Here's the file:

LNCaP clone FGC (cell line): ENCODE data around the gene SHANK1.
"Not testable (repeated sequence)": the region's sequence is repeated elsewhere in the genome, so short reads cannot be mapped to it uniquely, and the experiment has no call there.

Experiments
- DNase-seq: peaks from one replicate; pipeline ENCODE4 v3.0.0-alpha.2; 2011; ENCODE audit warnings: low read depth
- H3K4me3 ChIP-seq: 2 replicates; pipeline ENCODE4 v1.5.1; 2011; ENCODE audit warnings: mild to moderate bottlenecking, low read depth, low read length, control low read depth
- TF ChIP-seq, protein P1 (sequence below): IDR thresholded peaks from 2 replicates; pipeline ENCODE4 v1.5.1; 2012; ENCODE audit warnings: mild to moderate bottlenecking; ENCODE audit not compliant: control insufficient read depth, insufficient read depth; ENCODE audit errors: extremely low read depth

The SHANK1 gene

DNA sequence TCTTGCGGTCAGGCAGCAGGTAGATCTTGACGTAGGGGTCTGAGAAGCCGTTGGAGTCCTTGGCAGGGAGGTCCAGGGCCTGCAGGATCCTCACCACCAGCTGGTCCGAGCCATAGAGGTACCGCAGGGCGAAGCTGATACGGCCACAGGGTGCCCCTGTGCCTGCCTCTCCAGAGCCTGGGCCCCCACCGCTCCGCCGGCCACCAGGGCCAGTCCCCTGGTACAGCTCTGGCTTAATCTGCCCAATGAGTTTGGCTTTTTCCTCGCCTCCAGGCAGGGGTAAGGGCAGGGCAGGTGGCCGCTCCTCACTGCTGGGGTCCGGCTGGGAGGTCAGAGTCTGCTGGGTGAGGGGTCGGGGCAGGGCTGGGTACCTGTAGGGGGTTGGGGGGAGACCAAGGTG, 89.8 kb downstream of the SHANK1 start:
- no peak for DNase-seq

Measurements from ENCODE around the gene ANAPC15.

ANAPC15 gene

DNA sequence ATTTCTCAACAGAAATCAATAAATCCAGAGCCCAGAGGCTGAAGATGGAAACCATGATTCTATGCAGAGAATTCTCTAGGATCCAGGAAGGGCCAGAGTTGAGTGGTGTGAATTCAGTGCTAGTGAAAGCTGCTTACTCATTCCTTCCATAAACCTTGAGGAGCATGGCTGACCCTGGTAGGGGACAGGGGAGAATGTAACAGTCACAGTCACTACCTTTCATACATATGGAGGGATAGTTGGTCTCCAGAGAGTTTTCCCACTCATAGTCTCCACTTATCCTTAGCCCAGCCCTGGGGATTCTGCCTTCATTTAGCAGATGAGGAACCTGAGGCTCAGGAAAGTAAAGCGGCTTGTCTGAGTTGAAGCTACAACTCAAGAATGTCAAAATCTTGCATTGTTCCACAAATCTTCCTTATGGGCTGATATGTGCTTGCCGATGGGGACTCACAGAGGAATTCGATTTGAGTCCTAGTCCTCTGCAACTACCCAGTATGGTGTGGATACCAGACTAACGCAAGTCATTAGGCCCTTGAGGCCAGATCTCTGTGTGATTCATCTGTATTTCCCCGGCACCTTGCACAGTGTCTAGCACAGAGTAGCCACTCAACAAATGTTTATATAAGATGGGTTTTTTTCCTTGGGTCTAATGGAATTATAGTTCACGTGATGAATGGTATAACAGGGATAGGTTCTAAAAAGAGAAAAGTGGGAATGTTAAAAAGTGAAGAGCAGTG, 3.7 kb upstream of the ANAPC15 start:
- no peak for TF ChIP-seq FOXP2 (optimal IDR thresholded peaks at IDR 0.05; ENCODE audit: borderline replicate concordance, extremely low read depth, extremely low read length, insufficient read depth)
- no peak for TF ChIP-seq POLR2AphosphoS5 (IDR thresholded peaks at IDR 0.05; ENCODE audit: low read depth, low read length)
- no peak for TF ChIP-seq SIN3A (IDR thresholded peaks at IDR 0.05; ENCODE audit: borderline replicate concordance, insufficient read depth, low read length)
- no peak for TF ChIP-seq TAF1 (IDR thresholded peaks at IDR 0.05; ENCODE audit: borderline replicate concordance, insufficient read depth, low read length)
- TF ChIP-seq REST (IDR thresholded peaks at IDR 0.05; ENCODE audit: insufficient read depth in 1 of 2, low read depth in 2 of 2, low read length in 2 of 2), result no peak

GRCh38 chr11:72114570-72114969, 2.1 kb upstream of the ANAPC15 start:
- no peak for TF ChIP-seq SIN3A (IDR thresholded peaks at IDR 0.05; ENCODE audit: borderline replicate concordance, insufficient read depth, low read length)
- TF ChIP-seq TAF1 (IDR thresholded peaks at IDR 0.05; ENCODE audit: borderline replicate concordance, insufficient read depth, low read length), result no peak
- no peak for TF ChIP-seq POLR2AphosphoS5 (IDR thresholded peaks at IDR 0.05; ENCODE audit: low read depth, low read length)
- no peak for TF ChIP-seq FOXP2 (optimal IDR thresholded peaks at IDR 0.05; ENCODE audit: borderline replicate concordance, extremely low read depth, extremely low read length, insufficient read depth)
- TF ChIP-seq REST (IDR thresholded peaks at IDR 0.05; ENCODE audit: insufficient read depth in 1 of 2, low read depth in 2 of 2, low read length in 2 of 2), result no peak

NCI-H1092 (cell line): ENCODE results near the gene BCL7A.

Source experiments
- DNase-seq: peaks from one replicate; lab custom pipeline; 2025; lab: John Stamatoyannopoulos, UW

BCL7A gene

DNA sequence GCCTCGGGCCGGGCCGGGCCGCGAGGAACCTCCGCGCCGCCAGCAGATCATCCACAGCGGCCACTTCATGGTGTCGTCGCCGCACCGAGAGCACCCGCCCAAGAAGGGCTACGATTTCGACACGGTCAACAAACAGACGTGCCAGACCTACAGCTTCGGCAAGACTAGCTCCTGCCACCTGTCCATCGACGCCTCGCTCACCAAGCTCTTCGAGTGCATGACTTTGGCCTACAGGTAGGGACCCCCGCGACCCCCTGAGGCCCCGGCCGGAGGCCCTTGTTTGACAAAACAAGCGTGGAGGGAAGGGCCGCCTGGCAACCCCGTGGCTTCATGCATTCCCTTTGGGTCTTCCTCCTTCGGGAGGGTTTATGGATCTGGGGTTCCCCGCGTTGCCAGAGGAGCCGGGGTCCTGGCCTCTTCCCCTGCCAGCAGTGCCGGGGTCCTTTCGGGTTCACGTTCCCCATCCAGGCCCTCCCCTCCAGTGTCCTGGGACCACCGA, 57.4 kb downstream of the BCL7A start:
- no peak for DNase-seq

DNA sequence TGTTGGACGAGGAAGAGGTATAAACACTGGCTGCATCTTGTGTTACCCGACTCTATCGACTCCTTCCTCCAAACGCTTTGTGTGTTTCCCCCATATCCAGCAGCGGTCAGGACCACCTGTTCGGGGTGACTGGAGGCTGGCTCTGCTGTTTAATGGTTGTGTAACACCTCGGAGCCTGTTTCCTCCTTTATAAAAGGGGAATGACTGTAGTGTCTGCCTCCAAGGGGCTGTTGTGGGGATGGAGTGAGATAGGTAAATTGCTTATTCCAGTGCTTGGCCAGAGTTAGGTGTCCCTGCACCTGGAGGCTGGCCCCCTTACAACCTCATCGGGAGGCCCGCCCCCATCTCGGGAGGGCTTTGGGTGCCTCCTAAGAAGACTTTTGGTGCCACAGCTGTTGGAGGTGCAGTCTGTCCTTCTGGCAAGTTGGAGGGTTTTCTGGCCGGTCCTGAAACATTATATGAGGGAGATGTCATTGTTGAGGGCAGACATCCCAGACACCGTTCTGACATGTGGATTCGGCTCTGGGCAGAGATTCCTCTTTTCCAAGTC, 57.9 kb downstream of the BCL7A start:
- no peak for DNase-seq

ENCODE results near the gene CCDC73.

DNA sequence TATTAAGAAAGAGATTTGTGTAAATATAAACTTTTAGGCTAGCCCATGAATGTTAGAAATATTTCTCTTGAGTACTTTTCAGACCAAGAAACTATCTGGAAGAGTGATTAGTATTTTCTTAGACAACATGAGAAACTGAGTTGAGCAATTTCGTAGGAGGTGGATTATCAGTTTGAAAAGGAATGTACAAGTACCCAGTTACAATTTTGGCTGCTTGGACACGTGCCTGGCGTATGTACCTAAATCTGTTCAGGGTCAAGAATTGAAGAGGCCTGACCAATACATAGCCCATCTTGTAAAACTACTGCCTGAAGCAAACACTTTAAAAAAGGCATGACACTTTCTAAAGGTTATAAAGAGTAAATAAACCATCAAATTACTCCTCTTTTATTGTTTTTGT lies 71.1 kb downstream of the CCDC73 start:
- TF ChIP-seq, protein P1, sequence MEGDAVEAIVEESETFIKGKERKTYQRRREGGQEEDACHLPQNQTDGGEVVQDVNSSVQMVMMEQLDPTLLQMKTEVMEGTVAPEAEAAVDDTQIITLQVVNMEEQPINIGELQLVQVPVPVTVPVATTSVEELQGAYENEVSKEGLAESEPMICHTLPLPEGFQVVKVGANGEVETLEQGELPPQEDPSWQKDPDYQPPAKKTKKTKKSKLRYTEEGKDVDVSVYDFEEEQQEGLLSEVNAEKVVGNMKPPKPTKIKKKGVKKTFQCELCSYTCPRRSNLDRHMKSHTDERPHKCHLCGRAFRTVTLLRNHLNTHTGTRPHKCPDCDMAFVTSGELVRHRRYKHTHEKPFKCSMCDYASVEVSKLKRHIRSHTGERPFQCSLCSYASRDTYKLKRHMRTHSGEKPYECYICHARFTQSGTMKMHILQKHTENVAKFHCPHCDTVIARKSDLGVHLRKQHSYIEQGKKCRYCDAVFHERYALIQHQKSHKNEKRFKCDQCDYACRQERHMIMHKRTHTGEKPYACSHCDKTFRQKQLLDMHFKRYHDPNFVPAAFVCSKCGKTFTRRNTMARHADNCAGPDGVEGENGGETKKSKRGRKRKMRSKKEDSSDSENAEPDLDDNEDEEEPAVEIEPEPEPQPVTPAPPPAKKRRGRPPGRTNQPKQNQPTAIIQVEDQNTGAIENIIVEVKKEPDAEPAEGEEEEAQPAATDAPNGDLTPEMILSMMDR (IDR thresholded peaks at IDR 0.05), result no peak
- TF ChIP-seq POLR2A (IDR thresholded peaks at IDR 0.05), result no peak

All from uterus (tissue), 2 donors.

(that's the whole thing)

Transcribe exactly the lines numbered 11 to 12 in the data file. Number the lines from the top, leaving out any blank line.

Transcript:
ANAPC15 gene

DNA sequence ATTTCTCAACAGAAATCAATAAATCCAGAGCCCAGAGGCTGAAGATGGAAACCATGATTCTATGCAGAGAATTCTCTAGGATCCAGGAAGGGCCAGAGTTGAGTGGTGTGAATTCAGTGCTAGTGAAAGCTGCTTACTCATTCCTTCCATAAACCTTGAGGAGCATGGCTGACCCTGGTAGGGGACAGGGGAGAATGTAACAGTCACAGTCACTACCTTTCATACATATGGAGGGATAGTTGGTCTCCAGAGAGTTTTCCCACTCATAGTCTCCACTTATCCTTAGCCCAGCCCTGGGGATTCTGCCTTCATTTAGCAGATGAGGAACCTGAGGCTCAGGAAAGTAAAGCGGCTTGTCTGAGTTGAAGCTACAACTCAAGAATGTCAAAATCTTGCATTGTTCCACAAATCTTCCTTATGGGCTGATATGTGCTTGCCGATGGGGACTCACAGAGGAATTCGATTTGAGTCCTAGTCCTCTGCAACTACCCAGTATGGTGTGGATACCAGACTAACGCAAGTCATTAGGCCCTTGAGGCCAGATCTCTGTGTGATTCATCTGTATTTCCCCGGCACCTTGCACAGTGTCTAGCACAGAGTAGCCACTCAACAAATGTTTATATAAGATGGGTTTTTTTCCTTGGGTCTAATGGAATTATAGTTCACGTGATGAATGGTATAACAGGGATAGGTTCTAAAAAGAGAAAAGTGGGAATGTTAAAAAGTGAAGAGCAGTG, 3.7 kb upstream of the ANAPC15 start: